I saw a post the other day about why would you build your own monitoring application when there are some great commercial packages out there to purchase at a reasonable cost. While that's a debate for another Friday, it got me thinking about how we get purchases approved and what it costs us to do so.
A lot of my friends will joke about using a point system at home. I've also seen it done in various comedy performances in the US that a husband has to "earn" points by doing things for or with his wife. Things that she likes and appreciates. Bringing home flowers for no reason, seeing a movie that suits her better, wallpapering the bathroom, etc. Then he can use those points for things like watching football on Sundays or going out with his friends. It's mostly in fun, but there's an element of truth to it. We all have some type of give and take in our relationships and we're constantly debiting or crediting our balance of points, running a deficit or surplus.
These aren't literal points, meaning there's no chart on the wall to track them, though sometimes I think men might prefer the directness of such an approach.
I don't think it's that much different at work. If you constantly work for the benefit of the company, taking on extra work, on-call, etc. that's beyond your job, you gain some capital from your boss. Or you should and they might forgive you for some other shortcomings because of your hard work. Or they might reward you with always giving you money for a conference, training, etc.
Conversely if you're always asking something from your boss and the company without giving back, you might never get anything when you ask for it. With this being a Friday, I was wondering:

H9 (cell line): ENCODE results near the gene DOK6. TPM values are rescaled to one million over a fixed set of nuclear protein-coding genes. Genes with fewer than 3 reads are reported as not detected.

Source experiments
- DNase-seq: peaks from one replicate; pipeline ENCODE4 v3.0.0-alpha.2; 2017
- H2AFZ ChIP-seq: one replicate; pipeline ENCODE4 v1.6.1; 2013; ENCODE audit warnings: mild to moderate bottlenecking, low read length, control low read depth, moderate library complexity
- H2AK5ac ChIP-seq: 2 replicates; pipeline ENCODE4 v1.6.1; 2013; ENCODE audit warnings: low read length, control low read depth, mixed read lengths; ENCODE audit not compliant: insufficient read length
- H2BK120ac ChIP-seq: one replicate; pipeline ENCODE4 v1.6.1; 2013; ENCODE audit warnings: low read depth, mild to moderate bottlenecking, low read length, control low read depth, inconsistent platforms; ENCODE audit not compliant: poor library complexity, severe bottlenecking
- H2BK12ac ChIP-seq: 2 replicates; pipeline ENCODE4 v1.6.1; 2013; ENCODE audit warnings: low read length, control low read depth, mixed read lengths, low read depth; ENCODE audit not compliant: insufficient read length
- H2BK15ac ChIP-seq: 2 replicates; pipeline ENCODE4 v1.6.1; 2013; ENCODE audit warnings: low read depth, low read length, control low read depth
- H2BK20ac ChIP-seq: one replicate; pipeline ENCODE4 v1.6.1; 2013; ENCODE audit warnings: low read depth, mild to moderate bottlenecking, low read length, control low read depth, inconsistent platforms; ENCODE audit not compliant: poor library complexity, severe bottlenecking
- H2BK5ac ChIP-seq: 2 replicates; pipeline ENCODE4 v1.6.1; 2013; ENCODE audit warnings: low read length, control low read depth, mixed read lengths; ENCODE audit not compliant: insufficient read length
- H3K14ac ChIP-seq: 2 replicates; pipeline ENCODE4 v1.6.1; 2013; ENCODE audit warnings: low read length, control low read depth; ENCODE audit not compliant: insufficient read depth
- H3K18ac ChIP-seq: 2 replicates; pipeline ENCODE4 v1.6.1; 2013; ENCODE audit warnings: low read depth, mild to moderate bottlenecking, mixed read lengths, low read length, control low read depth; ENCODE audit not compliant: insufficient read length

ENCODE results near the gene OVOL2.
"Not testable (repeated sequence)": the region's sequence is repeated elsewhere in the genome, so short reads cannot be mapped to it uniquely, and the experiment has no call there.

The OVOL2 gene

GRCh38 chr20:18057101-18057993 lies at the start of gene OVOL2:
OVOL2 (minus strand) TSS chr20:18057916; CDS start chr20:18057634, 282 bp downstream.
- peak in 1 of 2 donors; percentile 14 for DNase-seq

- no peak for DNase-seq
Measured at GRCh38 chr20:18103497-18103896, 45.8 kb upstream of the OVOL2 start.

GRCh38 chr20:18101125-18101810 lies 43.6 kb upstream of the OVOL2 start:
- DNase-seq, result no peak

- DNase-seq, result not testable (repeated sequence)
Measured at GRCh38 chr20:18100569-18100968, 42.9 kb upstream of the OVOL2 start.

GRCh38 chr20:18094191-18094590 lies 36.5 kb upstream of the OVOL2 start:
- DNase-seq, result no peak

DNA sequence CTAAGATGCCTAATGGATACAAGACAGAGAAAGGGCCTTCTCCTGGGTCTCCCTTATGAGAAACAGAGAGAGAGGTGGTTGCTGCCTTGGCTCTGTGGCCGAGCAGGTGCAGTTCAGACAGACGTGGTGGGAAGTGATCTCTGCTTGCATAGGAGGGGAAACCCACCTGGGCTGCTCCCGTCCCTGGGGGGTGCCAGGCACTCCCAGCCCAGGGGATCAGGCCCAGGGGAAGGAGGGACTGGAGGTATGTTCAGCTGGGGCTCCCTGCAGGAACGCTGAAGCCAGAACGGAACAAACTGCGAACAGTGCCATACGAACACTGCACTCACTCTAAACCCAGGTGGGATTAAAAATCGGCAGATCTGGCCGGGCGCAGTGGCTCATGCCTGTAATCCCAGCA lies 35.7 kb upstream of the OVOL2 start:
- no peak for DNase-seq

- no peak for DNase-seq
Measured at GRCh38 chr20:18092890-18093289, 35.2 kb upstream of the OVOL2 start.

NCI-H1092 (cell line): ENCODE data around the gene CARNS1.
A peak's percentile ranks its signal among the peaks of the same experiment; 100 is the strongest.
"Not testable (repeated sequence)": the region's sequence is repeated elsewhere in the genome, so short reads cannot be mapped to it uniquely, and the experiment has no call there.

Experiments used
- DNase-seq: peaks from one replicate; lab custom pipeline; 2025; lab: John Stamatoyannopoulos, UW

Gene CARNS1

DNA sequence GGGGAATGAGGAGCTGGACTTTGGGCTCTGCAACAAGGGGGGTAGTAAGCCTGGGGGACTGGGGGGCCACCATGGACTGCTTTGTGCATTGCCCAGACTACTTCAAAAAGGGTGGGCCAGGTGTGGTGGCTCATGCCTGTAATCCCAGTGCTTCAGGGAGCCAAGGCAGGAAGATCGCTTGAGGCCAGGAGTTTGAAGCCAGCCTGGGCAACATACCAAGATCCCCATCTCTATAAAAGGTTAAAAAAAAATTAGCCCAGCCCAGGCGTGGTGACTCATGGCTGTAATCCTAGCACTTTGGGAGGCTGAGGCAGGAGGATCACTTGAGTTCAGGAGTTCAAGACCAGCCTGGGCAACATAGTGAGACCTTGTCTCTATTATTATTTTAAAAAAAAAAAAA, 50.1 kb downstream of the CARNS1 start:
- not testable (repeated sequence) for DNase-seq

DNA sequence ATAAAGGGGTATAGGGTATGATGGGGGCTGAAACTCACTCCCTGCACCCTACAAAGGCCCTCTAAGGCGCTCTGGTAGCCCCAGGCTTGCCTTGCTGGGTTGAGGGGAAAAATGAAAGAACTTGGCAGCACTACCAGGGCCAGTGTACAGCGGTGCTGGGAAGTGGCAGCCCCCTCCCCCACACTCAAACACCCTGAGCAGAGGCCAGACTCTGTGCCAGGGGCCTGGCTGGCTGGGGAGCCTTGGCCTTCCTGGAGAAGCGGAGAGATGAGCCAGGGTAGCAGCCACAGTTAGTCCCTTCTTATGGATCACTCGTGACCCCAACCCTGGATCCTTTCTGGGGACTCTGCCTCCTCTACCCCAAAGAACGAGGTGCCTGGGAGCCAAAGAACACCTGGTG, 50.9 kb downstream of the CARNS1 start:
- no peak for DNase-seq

Do You Worry About Political Capital?
I use the term political capital because it's really a political game we all play in managing our interactions with others at work. We trade favors, we negotiate and compromise, and the ability to get things done often is based on whether we're running a surplus or deficit of credits. It's a fluid system that's hard to measure at times, but it's existed in most every place I've worked.
Of course your position in the company often gives you the power to automatically have a surplus of "credits" you can use if you're high enough on the org chart. Providing that you don't abuse that power. Or you could be low enough that you're forever trying to earn credits and living in a deficit.
So getting software purchased, training money, extra time off, etc., do you gain or lose perks and privileges based on captial? Do you worry about it? Or are things completely cut and dried where you are? Let us know!
The Voice of the DBA Podcasts
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or now on iTunes!
Today's podcast features music by Everyday Jones. No relation, but I stumbled on to them and really like the music. Support this great duo at www.everydayjones.com.
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